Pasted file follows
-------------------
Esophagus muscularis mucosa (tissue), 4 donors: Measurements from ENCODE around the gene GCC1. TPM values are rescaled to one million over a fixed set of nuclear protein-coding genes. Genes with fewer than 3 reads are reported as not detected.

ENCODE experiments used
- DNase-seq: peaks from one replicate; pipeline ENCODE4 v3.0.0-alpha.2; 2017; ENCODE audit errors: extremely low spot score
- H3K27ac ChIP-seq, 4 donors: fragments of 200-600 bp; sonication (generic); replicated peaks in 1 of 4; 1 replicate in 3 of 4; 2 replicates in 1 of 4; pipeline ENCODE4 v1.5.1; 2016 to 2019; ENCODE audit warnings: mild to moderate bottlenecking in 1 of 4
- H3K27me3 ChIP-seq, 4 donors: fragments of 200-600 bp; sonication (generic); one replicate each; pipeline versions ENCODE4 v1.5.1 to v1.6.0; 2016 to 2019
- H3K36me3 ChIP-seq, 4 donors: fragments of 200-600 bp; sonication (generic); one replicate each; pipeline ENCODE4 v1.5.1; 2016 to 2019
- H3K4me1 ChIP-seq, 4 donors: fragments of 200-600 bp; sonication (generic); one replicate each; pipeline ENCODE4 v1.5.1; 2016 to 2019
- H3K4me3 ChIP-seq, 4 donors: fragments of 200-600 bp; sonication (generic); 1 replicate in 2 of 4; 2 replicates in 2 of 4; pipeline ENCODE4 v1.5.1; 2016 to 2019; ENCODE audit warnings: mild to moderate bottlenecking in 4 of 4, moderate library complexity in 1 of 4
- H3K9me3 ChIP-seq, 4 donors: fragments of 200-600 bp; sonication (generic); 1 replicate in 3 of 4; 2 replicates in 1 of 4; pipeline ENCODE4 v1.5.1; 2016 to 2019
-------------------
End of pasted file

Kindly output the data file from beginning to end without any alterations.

Esophagus muscularis mucosa (tissue), 4 donors: Measurements from ENCODE around the gene GCC1. TPM values are rescaled to one million over a fixed set of nuclear protein-coding genes. Genes with fewer than 3 reads are reported as not detected.

ENCODE experiments used
- DNase-seq: peaks from one replicate; pipeline ENCODE4 v3.0.0-alpha.2; 2017; ENCODE audit errors: extremely low spot score
- H3K27ac ChIP-seq, 4 donors: fragments of 200-600 bp; sonication (generic); replicated peaks in 1 of 4; 1 replicate in 3 of 4; 2 replicates in 1 of 4; pipeline ENCODE4 v1.5.1; 2016 to 2019; ENCODE audit warnings: mild to moderate bottlenecking in 1 of 4
- H3K27me3 ChIP-seq, 4 donors: fragments of 200-600 bp; sonication (generic); one replicate each; pipeline versions ENCODE4 v1.5.1 to v1.6.0; 2016 to 2019
- H3K36me3 ChIP-seq, 4 donors: fragments of 200-600 bp; sonication (generic); one replicate each; pipeline ENCODE4 v1.5.1; 2016 to 2019
- H3K4me1 ChIP-seq, 4 donors: fragments of 200-600 bp; sonication (generic); one replicate each; pipeline ENCODE4 v1.5.1; 2016 to 2019
- H3K4me3 ChIP-seq, 4 donors: fragments of 200-600 bp; sonication (generic); 1 replicate in 2 of 4; 2 replicates in 2 of 4; pipeline ENCODE4 v1.5.1; 2016 to 2019; ENCODE audit warnings: mild to moderate bottlenecking in 4 of 4, moderate library complexity in 1 of 4
- H3K9me3 ChIP-seq, 4 donors: fragments of 200-600 bp; sonication (generic); 1 replicate in 3 of 4; 2 replicates in 1 of 4; pipeline ENCODE4 v1.5.1; 2016 to 2019